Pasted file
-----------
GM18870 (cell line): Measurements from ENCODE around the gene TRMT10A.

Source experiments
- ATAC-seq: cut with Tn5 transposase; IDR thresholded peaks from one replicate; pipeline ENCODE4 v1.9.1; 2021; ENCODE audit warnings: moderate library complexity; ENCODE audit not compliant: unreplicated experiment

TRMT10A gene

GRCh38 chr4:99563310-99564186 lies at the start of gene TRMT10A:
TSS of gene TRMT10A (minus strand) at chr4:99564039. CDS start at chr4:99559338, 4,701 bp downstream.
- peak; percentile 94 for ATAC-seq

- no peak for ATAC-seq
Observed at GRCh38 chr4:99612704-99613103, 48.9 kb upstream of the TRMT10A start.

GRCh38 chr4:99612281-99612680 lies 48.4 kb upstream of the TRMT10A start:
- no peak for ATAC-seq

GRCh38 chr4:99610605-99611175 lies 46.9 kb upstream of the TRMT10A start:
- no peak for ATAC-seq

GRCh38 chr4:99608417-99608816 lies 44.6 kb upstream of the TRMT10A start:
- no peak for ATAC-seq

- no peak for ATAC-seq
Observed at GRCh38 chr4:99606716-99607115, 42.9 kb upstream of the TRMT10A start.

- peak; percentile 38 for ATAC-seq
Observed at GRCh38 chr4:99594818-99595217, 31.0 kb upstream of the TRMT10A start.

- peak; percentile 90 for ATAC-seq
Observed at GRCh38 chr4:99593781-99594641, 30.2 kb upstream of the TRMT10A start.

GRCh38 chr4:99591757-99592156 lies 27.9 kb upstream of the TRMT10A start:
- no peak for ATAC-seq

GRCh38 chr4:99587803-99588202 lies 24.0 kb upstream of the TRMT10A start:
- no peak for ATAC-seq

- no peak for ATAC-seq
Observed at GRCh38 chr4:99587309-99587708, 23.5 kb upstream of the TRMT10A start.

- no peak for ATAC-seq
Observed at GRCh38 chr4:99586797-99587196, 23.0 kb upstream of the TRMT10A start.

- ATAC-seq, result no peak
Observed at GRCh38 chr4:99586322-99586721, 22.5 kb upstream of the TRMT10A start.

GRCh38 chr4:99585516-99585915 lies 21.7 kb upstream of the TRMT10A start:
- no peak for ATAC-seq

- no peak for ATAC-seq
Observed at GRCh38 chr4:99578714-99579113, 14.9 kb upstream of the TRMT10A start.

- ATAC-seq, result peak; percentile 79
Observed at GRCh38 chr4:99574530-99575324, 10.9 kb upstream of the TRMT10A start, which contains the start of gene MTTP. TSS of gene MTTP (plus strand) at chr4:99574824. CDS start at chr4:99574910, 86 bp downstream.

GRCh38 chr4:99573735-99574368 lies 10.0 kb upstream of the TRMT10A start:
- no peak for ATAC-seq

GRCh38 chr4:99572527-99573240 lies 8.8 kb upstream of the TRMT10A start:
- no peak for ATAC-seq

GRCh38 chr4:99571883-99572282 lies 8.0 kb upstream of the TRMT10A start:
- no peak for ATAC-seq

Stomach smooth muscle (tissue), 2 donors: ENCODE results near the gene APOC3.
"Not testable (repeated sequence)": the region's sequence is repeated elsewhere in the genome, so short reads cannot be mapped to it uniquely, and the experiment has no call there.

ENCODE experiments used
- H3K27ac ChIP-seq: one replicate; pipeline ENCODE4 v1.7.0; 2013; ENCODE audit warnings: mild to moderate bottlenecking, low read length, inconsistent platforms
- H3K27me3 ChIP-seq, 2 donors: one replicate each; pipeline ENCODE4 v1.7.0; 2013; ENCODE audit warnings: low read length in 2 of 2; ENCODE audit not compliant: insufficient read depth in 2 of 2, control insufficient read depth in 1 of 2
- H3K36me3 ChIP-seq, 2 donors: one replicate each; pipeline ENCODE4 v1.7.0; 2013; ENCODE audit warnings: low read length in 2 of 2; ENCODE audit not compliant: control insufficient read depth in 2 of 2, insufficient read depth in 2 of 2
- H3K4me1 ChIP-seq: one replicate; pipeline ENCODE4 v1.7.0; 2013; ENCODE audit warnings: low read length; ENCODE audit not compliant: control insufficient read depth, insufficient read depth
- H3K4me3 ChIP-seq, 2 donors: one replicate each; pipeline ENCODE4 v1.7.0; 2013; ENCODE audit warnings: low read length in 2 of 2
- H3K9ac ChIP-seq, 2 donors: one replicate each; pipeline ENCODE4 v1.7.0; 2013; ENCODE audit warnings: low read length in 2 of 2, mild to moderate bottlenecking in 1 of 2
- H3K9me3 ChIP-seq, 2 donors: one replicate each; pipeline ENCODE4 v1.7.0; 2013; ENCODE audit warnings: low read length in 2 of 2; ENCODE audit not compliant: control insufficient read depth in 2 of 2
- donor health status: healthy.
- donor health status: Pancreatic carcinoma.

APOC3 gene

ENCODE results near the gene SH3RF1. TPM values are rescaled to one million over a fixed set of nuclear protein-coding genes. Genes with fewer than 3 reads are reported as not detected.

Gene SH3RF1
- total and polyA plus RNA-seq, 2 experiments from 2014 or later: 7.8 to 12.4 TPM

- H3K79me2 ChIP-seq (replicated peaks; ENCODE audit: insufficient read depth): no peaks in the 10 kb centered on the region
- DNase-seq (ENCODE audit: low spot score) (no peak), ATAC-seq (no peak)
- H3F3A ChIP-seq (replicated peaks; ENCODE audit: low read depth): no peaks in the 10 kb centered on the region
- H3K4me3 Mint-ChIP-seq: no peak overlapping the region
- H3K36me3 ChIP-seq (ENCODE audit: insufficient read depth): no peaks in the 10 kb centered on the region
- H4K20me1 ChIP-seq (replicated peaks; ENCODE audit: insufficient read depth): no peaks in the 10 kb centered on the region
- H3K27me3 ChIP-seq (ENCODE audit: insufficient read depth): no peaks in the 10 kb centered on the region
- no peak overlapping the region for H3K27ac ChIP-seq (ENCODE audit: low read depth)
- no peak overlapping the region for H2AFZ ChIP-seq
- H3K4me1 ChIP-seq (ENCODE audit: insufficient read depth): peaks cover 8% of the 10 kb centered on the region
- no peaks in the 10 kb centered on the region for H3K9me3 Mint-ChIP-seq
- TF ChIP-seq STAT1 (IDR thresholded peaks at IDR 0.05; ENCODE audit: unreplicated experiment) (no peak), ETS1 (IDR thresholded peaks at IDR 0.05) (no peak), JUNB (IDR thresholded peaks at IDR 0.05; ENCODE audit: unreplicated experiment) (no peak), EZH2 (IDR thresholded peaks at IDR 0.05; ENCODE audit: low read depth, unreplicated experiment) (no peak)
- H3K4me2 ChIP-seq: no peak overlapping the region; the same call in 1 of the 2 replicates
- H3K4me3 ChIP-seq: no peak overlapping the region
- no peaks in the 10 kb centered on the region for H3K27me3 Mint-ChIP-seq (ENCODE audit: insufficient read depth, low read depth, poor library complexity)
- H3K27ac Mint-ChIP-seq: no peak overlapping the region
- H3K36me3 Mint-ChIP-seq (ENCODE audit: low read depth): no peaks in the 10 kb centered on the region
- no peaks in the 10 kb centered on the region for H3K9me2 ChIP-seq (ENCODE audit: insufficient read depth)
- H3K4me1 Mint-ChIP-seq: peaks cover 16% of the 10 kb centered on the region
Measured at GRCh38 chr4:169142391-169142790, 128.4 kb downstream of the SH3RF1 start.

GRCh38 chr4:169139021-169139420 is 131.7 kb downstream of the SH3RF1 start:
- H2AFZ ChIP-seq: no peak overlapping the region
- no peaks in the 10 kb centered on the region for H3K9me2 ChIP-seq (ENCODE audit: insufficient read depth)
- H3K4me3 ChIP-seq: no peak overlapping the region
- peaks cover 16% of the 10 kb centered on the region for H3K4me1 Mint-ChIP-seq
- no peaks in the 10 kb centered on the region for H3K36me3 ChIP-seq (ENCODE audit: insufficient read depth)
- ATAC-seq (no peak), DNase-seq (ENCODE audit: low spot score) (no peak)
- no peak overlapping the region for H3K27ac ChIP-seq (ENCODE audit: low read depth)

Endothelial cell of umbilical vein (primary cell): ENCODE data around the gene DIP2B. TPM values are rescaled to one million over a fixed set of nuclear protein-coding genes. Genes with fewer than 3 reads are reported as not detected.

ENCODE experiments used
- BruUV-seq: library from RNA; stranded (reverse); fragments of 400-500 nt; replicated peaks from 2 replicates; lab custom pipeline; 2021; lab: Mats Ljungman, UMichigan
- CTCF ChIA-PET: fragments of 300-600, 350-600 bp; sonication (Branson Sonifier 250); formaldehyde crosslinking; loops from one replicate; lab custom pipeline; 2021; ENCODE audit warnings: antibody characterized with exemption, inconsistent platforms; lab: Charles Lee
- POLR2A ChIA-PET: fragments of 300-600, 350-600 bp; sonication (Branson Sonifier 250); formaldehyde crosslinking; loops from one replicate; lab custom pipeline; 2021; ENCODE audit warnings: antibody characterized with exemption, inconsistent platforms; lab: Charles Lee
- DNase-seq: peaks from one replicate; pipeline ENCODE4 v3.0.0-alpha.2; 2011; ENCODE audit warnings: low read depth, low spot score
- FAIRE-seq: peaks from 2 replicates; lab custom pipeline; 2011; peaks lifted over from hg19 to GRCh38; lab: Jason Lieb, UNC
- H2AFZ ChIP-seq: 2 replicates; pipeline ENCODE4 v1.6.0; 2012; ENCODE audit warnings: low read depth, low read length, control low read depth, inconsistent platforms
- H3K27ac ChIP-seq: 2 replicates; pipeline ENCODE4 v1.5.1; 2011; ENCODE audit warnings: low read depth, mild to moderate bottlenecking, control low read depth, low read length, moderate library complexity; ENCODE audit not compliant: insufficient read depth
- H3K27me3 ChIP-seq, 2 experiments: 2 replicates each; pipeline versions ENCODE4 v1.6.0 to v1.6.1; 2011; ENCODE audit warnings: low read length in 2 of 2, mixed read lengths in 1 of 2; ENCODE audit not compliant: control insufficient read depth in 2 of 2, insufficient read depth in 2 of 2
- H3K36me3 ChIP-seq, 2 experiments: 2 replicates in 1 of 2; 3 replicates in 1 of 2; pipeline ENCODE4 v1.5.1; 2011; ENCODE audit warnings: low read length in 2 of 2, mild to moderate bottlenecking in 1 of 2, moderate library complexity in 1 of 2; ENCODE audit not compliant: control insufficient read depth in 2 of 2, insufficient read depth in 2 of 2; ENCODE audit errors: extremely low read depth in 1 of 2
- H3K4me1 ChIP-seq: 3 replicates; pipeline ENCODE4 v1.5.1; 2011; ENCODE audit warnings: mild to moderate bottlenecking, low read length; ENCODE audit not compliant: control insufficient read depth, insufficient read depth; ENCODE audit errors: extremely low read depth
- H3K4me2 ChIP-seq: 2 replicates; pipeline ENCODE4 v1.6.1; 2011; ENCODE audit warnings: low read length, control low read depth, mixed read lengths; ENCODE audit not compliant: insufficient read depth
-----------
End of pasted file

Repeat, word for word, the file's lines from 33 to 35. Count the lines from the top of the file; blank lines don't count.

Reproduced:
- no peak for ATAC-seq

- no peak for ATAC-seq
Observed at GRCh38 chr4:99578714-99579113, 14.9 kb upstream of the TRMT10A start.